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http://www.amazon.com/Food-Cooking-Science-Lore-Kitchen/dp/0... is a good book that discusses culinary science, and it costs a lot less than $450.



You should absolutely buy this book; it's fantastic and extremely readable. Flip to a random page: oh look, it's every herb used in mainstream and ethnic cooking in the west, broken down by key volatile compounds!

McGee's column in the NY Times is also required reading. McGee "broke the story" on gelatin consommes, for example (which by the way one of the coolest tricks ever: simmer anything in water for a few hours, strain, pour in 1/4 packet of gelatin, cool it, freeze it, and then let it thaw in a strainer in the fridge; the gelatin does for the broth what a raft does for a classic consomme --- just read the article; teaser: perfectly clear chocolate consomme ---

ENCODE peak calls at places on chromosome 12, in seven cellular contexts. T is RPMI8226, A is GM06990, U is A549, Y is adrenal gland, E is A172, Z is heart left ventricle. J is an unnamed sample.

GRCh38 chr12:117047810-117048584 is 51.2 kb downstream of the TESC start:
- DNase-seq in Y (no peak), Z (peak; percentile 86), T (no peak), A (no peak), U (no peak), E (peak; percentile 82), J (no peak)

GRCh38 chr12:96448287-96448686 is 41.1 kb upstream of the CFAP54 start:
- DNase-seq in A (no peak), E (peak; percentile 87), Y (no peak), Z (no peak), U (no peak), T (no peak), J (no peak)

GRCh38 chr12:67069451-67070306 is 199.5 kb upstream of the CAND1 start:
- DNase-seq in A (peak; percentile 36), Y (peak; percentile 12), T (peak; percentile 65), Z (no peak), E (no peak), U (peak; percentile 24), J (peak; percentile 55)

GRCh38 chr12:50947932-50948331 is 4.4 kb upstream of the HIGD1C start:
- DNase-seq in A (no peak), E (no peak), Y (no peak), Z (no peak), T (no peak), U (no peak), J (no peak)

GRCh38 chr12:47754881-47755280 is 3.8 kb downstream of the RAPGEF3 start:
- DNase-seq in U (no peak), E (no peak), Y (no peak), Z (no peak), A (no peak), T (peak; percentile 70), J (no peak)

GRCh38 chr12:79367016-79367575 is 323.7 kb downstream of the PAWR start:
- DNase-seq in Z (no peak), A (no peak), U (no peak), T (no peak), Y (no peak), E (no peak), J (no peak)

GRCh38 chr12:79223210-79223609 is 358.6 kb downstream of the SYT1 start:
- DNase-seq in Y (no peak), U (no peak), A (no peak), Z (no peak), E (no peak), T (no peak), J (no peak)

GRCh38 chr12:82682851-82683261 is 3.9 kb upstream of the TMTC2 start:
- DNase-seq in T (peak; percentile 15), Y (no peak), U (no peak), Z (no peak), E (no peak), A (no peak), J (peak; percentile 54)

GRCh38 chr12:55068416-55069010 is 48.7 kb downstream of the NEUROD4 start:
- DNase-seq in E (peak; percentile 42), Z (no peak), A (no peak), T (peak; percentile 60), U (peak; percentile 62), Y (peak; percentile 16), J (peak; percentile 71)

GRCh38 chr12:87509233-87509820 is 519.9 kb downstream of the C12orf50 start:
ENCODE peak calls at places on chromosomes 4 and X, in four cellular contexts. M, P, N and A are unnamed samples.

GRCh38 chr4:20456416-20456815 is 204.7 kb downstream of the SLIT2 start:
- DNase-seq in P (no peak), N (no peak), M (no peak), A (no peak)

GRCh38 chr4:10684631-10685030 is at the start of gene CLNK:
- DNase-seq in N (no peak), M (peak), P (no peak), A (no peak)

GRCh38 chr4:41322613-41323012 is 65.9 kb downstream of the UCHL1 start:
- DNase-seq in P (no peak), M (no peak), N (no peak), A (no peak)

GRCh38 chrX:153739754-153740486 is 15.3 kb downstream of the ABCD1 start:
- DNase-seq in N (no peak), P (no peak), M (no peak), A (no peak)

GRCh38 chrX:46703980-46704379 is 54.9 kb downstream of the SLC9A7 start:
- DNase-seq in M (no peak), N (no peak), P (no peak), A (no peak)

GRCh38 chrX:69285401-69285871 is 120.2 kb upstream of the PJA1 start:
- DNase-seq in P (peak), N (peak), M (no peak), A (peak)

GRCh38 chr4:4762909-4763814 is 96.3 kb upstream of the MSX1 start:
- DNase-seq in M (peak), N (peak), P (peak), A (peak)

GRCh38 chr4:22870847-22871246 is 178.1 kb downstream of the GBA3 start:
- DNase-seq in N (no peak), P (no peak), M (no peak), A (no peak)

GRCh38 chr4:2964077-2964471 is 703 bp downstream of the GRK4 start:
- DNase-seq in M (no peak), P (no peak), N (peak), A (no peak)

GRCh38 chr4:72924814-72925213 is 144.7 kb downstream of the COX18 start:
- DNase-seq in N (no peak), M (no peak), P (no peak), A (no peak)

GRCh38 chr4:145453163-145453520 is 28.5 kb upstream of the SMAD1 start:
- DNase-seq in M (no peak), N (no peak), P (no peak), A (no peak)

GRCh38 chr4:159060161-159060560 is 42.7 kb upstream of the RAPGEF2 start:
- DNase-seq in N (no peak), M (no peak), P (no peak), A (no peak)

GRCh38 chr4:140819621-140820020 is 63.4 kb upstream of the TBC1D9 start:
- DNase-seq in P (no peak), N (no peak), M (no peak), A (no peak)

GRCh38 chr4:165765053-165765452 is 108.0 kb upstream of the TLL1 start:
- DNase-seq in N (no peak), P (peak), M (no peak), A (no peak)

http://www.nytimes.com/2007/09/05/dining/05curi.html


I have the book and was disappointed, my experience was "OK let's learn about X" I search to find mention in the book, and I get something like "mostly harmless." Or something with much less information than in the first few lines of the wikipedia article about X. I still don't know where's any good stuff in that book. Anybody cares to explain?


McGee is very much a compromise book. For any given topic, be it science, practical cooking techniques or food history and anthropology there are several better books out there. But if you only want one book that briefly touches on all those things then McGee is a good introduction to many topics. Look at On Food and Cooking as a starting place to get inspiration for further research, not as a final destination.




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